Peter Guthrie has been appointed as the new 'Professor of Engineering for Sustainable Development' funded by the Royal Academy of Engineering.
Peter has been a Royal Academy of Engineering Visiting Professor in the Department since October 1999 and has already introduced a new module in the fourth year, entitled 'Engineering for Sustainable Development'. His appointment will enable him to set up a new research group in the Department, looking at issues connected with Sustainable Development.
Peter graduated from Imperial College, London in Civil Engineering before going to Nigeria to take part in a VSO project. This was followed by a spell working in the North Sea on Oil Terminal Construction, after which he took an MSc in Engineering Geology at Imperial. Projects since then have ranged from the Dartford Tunnel and the Conwy Immersed Tube Tunnel to working on a gas compressor station in the deserts of Iran to several projects in Africa building roads using manual labour. 'This may sound an odd thing for an engineer to be doing' comments Peter 'but in fact it is very sensible for emerging nations to use indigenous resources rather than get involved with buying in huge amounts of expensive construction plant from other countries. Making use of local resources is a key element of sustainable development.'
Since 1978, Peter has worked for Scott Wilson, where he set up the Environmental Division in 1990, which now employs around 150 personnel. In 1979 he was seconded to work in a Vietnamese refugee Camp in Malaysia, and his experiences there led him to set up a charity, RedR, Engineers for Disaster Relief, which provides engineers at short notice to relieve suffering in disasters worldwide. This charity is still going strong today.
He remains a Director of Scott Wilson. 'By keeping a close involvement with industry, we can ensure that the research areas we develop are relevant to the world today.' Peter's interest in environmental engineering sprang from a project in which he was engaged to build the Channel Tunnel rail link. 'If you get involved in building high speed railways across green field sites then you soon realise the importance of engaging with public concerns and integrating environmental issues into the design stage rather than starting with a purely engineering design and trying to deal with the problems that arise later. Of course the best engineering projects have always done this.' More recently Peter has been involved in research into waste minimisation in construction, and improved practices for sustainable development in the construction industry.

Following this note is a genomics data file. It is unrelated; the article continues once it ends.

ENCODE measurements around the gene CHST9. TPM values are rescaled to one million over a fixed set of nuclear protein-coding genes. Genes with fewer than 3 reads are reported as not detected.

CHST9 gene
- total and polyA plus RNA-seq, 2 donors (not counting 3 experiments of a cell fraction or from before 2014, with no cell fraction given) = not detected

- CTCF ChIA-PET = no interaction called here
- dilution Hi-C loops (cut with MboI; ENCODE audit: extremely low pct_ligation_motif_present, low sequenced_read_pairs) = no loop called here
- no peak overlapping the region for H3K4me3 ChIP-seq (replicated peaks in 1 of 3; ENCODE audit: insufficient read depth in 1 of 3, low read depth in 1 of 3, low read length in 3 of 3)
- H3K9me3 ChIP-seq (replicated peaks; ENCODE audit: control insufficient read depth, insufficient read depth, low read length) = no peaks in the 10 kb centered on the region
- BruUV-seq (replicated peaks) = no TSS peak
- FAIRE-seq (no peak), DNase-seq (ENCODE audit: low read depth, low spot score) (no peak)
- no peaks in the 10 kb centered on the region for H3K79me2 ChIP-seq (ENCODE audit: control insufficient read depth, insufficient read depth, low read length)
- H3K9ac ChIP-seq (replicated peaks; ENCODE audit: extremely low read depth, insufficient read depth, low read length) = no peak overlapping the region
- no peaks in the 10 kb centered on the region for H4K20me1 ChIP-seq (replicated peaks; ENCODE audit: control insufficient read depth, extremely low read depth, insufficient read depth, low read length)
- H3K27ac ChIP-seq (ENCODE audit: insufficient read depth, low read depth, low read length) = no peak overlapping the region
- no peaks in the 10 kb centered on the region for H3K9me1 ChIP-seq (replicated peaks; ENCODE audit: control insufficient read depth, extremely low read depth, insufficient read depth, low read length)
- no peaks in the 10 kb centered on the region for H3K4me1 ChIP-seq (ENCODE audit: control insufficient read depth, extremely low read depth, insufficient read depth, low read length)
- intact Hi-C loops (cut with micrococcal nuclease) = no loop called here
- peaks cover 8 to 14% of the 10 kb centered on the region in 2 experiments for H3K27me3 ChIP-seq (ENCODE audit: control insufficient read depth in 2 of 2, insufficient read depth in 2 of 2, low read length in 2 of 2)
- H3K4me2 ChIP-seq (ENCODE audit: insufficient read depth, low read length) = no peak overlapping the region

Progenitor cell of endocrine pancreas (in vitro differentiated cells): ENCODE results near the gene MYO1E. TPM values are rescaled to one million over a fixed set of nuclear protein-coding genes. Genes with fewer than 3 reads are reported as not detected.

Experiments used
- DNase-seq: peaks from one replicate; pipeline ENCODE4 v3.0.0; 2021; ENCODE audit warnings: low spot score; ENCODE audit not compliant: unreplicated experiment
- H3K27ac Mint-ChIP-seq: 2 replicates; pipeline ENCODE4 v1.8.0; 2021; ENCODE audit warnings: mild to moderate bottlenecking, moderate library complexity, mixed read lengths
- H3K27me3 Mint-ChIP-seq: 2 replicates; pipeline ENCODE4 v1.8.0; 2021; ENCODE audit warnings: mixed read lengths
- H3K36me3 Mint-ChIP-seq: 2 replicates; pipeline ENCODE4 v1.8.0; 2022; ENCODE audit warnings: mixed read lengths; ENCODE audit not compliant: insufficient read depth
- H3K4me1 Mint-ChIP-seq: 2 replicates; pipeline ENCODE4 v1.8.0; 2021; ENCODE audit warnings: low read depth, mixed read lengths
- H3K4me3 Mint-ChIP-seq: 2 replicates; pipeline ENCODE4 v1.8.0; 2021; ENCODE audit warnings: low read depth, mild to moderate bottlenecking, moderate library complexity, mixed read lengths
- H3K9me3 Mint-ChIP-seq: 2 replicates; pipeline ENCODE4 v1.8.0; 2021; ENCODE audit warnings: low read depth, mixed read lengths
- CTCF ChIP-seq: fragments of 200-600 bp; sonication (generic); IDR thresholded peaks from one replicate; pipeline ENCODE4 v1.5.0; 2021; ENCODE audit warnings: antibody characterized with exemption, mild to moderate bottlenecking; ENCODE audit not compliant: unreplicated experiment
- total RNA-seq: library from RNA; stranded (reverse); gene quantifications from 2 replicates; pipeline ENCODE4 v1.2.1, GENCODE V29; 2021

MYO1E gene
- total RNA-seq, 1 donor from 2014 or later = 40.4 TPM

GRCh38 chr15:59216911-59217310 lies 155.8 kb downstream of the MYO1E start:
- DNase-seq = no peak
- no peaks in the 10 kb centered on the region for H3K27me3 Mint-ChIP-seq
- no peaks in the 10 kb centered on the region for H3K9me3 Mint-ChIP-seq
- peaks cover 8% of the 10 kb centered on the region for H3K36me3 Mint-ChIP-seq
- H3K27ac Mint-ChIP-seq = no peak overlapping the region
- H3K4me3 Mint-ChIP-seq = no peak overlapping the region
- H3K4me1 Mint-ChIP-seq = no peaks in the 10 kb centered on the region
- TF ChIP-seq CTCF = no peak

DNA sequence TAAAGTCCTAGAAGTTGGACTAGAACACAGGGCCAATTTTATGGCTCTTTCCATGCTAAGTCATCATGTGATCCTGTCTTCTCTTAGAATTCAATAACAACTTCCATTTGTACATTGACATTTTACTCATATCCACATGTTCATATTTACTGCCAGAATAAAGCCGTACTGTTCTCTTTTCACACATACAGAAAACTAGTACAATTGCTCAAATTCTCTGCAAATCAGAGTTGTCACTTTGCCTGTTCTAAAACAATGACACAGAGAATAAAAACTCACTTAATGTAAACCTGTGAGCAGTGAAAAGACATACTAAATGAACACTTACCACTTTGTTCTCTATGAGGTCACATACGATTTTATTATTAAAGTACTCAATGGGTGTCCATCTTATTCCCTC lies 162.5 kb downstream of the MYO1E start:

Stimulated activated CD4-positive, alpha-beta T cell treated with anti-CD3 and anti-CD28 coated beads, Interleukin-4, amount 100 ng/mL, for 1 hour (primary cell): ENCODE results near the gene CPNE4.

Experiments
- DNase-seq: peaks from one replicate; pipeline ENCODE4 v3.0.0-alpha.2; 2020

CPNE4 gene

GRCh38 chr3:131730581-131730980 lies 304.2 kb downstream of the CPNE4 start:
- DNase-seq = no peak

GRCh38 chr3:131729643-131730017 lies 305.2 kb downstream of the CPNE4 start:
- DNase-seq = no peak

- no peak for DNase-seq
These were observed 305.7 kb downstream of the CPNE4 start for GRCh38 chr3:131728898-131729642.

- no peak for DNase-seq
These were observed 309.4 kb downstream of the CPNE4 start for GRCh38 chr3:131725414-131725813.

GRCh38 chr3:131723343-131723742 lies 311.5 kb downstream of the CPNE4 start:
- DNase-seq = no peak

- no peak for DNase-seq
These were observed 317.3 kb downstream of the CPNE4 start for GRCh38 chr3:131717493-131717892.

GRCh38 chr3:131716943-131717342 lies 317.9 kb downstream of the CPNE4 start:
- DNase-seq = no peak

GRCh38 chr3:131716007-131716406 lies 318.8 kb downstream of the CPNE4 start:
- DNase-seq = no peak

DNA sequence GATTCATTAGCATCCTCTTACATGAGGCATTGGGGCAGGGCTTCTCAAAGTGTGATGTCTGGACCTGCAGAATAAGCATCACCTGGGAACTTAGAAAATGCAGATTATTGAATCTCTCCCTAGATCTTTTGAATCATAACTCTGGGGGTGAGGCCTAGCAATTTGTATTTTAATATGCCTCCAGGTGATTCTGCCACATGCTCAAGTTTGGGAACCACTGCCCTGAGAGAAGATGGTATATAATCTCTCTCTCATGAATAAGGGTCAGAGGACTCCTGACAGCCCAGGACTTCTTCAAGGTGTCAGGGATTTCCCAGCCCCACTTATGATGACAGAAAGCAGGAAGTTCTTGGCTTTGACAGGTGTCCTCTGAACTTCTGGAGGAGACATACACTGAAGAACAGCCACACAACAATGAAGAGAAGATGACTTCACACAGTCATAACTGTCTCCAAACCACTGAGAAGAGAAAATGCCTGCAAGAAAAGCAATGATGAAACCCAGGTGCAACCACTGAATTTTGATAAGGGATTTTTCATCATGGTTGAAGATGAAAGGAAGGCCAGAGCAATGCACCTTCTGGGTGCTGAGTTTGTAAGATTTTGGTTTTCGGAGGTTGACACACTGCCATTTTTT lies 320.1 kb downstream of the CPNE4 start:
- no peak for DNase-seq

So why has Peter decided to re-enter academia after such a successful career?
'I see this appointment as giving me a chance to be engaged in forming new engineers which is an exciting prospect for an industrial practitioner. Although I will be research oriented, it is the contact with engineers at the outset of their careers that is so exciting. I would like to encourage young people to take an active role in caring for the environment and managing their projects taking in to account the overall effect of what they are doing. Our work is essentially trans-disciplinary, while remaining intellectually challenging. Good engineering skills, especially in numeracy are very much a requirement.'
Current fourth year projects include: 'Energy generating policy for developing countries', 'Use of waste products as building materials' and 'Sustainable water supplies'.